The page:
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Question:

Function definition:
$$f(1)=1$$ $$f(p)=p$$ where $p$ is a prime, and
$$f(n)=\prod {f(d_n)}$$ where $d_n$ are the divisors of $n$ except $n$ itself.

End result:

The end result of the function is when all divisors have been reduced to primes or 1.
Example:$$f(12)=f(2)f(3)f(4)f(6)=f(2)f(3)f(2)f(2)f(3)=f(2)^3f(3)^2=72$$

Question parts:

(a) Find a general formula for $f(a^n)$ where $a$ is a prime and $n$ is a natural number.
(b) Find a general formula for $f(a^nb^m)$ (following same notation). [Note: $a$ and $b$ are unique primes. $n$ and $m$, however, may be equal.]

Attempts at solutions:

(a) We have solved it. The solution is:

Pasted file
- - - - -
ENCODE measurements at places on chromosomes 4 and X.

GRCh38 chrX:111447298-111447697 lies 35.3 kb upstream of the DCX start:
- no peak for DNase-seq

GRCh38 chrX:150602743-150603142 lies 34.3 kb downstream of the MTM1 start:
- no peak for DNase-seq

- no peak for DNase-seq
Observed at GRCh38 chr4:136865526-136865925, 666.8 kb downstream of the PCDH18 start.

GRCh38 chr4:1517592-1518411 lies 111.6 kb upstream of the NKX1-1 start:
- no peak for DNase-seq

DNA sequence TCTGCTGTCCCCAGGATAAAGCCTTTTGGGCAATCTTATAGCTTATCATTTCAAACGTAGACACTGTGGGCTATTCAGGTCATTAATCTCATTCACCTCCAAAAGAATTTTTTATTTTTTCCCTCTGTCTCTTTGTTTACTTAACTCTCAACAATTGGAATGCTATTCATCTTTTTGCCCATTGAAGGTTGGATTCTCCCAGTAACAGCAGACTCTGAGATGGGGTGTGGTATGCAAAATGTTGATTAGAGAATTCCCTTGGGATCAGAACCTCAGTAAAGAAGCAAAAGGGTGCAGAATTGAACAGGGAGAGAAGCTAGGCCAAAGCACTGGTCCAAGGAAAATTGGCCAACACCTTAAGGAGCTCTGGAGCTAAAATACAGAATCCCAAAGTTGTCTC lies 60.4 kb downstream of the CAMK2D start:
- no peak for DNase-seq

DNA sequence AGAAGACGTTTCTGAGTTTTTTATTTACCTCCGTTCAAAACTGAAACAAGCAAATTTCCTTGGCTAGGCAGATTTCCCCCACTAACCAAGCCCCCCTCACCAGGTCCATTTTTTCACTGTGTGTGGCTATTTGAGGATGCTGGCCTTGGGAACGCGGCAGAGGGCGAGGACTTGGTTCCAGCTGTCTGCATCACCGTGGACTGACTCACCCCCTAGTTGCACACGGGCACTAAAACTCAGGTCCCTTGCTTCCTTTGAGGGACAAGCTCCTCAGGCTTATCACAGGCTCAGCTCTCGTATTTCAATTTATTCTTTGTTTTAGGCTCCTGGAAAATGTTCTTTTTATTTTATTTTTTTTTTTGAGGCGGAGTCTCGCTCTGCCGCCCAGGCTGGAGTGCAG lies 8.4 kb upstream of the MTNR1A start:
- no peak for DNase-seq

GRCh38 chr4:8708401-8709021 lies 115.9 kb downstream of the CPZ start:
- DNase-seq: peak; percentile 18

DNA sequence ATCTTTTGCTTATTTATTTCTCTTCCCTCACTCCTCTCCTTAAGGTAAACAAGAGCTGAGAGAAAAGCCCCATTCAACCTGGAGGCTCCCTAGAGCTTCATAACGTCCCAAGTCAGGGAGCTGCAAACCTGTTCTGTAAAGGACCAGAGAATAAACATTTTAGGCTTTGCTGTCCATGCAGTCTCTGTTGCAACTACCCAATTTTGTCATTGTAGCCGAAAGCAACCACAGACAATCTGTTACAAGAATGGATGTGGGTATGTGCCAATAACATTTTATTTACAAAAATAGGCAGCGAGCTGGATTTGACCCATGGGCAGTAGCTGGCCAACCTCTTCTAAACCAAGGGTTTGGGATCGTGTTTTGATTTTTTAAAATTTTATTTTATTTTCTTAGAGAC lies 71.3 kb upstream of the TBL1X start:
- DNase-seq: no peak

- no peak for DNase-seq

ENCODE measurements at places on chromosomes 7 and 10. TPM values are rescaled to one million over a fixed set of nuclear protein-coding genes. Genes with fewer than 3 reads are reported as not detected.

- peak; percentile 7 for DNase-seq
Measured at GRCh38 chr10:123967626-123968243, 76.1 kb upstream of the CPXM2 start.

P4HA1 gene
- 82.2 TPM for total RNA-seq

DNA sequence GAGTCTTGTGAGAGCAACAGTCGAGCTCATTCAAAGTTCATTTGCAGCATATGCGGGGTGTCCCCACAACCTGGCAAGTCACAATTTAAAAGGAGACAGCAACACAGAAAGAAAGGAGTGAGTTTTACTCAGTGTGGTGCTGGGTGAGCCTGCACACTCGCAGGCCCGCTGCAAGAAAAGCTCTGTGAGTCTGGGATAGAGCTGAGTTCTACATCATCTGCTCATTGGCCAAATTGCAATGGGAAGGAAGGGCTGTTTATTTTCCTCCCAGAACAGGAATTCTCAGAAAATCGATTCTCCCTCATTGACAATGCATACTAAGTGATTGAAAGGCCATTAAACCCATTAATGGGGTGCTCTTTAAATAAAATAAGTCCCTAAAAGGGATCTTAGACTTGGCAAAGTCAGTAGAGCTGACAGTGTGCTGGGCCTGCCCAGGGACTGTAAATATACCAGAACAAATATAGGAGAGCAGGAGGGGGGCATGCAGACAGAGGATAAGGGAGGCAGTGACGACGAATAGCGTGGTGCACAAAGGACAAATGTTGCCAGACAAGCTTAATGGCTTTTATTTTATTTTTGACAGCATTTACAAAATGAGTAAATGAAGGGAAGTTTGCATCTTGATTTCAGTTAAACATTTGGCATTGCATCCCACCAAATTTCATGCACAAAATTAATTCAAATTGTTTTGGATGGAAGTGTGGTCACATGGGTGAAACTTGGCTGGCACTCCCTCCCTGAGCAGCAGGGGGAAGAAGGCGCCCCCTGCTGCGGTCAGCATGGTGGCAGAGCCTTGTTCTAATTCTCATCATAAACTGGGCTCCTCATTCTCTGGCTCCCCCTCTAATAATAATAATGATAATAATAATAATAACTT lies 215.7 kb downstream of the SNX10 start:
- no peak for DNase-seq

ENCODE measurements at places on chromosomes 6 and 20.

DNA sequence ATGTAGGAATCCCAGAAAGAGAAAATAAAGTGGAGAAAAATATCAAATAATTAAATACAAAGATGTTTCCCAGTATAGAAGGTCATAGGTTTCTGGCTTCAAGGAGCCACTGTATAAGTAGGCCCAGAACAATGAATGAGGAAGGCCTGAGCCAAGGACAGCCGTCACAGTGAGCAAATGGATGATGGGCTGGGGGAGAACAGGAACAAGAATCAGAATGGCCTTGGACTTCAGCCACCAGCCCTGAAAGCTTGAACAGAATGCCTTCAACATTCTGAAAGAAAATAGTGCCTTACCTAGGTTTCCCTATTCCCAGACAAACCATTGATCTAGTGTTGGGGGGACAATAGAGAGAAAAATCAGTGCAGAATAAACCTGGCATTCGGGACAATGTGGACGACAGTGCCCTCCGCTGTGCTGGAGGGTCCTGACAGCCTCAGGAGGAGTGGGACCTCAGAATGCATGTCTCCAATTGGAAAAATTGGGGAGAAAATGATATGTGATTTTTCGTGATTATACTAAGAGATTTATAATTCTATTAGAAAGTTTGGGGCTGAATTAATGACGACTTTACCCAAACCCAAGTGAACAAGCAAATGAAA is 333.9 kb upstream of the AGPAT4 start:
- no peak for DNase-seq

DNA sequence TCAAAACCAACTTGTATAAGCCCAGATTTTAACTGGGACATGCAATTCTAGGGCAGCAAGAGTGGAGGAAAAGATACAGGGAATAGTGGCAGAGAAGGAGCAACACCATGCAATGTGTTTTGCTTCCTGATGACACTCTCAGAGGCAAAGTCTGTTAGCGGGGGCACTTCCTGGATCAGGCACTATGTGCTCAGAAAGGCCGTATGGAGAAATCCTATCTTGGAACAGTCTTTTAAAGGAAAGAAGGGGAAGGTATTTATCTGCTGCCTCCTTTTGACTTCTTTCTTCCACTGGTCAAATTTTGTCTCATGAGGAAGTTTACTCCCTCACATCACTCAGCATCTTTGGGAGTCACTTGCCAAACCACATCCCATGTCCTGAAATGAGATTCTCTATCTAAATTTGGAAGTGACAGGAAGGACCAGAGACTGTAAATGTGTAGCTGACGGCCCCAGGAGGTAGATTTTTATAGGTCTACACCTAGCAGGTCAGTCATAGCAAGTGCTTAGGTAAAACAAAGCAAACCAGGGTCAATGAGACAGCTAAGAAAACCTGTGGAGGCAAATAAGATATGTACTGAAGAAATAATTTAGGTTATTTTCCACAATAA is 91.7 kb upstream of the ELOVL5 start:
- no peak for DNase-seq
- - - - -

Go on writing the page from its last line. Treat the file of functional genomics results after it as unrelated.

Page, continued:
$a^{2^{n-2}}$ if $n≥2$,
$a$ if $n=1$.

(b) As of yet, none of us (me and my colleagues) have come up with a solution. We have solved the special cases $$f(ab^m)=a^{2^{m-1}} \times b^{(2^{m-2})(m+1)}$$ $$f(a^2b^m)=a^{(2^{m-1})(m+2)} \times b^{(2^{m-2})(m^2+5m+2)/2}$$ $$f(a^3b^m)=a^{(2^{m-1})(m^2+7m+8)/2} \times b^{(2^{m-2})(m^3+12m^2+29m+6)/6}$$
Update 1: $f(a^4b^m)$ has been solved as well.
$$f(a^4b^m)=a^{(2^{m-1})(m^3+15m^2+56m+48)/6} \times b^{(2^{m-2})(m^4+22m^3+131m^2+206m+24)/24}$$

An answer to the above questions is needed. A general formula for $f(n)$ is appreciated, along with an explanation.

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  • $\begingroup$ are a and b two different primes? $\endgroup$ – miracle173 Jan 20 '18 at 16:53
  • $\begingroup$ I apologise, n and m are natural. $\endgroup$ – Mainak Roy Jan 20 '18 at 17:33
  • $\begingroup$ I get the following reccurrency for the exponents of $a$ and $b$: if $$f(a^n \cdot b^m)=a^{e_1(n,m)}\cdot b^{e_2(n,m)}$$ and $$e(x,y)=(e_1(x,y),e_2(x,y))$$ then $$e(0,0)=(0,0),\\ e(1,0)=(1,0),\\ e(0,1)=(0,1), \\e(n,m)=2e(n-1,m)+2e(n,m-1)-2e(n-1,m-1)$$ But I don't know how t solve it. $\endgroup$ – miracle173 Jan 21 '18 at 8:37